6-12 September 2021

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Richard's story

Did I ever think I would write about my own fertility journey? Absolutely not, why would I?  Having kids was meant to be easy, straight forward and fun.

When my wife and I started our journey, in my head I thought after a few months of trying to conceive she would be pregnant.  As it turns out I was so very wrong.

Several months went by and we decided to investigate and made a joint appointment with our family GP.  We both had to have blood tests, and I had to provide a sperm sample to be analysed.

My wife went on for further testing and was diagnosed with severe endometriosis and as a result she had to have an operation.  My results came back average and was instructed by our GP to make some lifestyle changes to help the mobility of the sperm and it was recommended that I lose weight, reduce my coffee intake, and wear loose fitting underwear.  I was prepared to try everything, even wearing loose boxer shorts, which I wasn’t a fan of, but I soldiered on!

My wife’s operation to remove the endometriosis mainly from her bowel was a success.  The specialist told us that if we weren’t pregnant after 6 months to seek fertility assistance.

That 6 months dragged on.  Every month was a disappointment, we had one negative test after another.  Sex became a chore; it was no longer fun and exciting.  Sometimes the pressure was such a strain (mentally) – I would fake ejaculation.

The time came and we decided to pay for a private appointment with a fertility specialist to investigate further why we were getting pregnant.  We had further testing done, including another sperm test.  At our appointment we discussed some treatment options to try before exploring IVF.  We left that appointment on a high, we felt like we were getting somewhere. 

We knew we weren’t going to conceive the old fashion way, as we needed fertility assistance, this took the pressure of us as a couple, and we decided to invest more time and compassion into our relationship.  We planned weekends away and regular date nights, being intimate with each other was less mechanical and a lot more fun.

Then, two weeks later after our first fertility consult a letter arrived in the mail explaining my diagnosis of anti-sperm antibodies, which basically meant my swimmers were stick together and didn’t swim.  Our only option going forward was IVF.  That night was date night, we had booked to watch the latest Melissa McCarthy comedy and all I remember of that night was holding my wife as she cried throughout the whole movie.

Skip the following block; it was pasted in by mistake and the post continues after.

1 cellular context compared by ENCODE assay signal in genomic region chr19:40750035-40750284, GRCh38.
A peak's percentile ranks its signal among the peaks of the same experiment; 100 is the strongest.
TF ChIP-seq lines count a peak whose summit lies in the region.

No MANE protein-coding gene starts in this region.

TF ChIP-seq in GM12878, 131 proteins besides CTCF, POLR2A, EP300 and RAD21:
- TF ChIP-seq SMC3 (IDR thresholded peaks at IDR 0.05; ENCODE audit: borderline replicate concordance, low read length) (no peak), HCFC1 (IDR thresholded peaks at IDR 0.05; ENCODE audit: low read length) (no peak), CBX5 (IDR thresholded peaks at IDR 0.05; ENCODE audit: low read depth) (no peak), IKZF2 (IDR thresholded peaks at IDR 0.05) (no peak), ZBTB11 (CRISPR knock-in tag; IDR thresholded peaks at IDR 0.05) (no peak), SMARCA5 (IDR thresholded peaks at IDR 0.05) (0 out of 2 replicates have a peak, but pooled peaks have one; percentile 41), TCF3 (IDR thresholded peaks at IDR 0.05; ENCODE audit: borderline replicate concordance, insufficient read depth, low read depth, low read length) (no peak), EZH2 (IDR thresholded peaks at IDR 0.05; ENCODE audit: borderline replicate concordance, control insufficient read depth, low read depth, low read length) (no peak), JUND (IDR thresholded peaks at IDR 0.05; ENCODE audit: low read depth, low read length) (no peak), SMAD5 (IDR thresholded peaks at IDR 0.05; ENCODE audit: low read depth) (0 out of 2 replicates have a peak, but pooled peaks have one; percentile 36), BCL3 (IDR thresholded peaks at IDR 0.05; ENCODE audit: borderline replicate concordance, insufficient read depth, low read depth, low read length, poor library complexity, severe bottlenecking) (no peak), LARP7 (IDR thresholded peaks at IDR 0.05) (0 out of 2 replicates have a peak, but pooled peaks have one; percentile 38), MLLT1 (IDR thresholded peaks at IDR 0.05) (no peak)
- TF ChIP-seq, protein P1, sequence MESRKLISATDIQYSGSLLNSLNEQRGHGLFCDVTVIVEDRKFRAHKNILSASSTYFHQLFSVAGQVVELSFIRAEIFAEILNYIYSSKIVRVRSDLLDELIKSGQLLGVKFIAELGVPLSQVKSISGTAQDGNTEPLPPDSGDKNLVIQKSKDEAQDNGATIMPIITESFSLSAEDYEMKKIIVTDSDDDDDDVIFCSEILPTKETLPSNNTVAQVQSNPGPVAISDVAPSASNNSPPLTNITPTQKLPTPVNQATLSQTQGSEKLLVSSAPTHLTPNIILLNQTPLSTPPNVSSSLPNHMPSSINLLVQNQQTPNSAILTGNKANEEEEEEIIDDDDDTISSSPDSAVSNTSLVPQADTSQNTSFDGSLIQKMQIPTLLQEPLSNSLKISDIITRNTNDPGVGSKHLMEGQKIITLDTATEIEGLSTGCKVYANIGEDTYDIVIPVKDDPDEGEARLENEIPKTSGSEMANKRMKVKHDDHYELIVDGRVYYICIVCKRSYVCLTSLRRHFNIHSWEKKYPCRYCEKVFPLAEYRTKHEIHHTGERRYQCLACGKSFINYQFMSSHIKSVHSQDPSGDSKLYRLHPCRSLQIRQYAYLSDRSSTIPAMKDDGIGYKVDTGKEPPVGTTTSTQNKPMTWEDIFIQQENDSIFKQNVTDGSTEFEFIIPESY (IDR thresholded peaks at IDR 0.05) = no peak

I was annoyed at this point, I felt disappointed and let down by my GP with the casual misguided diagnosis from my first sperm test.  I was annoyed and questioned why we weren’t referred to a specialist 18 months ago.  This was the deciding factor for me, I had to change GP’s – that doctor was not the right fit for me, and I moved on.

My partner knew how to express her feelings, she had a good support system in place with close friends and I was her rock too.  It was important to me that my wife felt loved, supported and heard.  All I wanted to do was to fix everything, but I couldn’t – I felt helpless.  I tried talking to people about what I was going through, some people made ill-manned and disrespectful comments and others just didn’t understand or didn’t want to know.  That is when I shutdown.

Months went by and after jumping a few more hurdles, we were finally on the public funded waitlist for fertility treatment.  During this time, my wife learnt about Fertility NZ and signed us to a fertility Contact Group, I wanted to go to support my wife.  I don’t want to say I was dragged along kicking and screaming to this group, I thought she would get more out it than me, but I was pleasantly surprised.  I was in a safe environment with others going through something similar, I wasn’t alone, and I could talk about my journey without judgment.  This was a turning point for me.

A few months later we received a call to say that we were nearing the top of the list and treatment was about to start.  We went to the fertility clinic for orientation and we learnt about the drugs and how to do the injections, my wife was so nervous.  Her last injection was given in April and that night we went to Vector Arena to watch Ed Sheeran and throughout the whole concert, I held her in my arms.

Our first round of IVF was successful and resulted in us becoming parents to a gorgeous little boy.  Our journey is not over, and we have started the process to donate our remaining embryo, the next adventure awaits.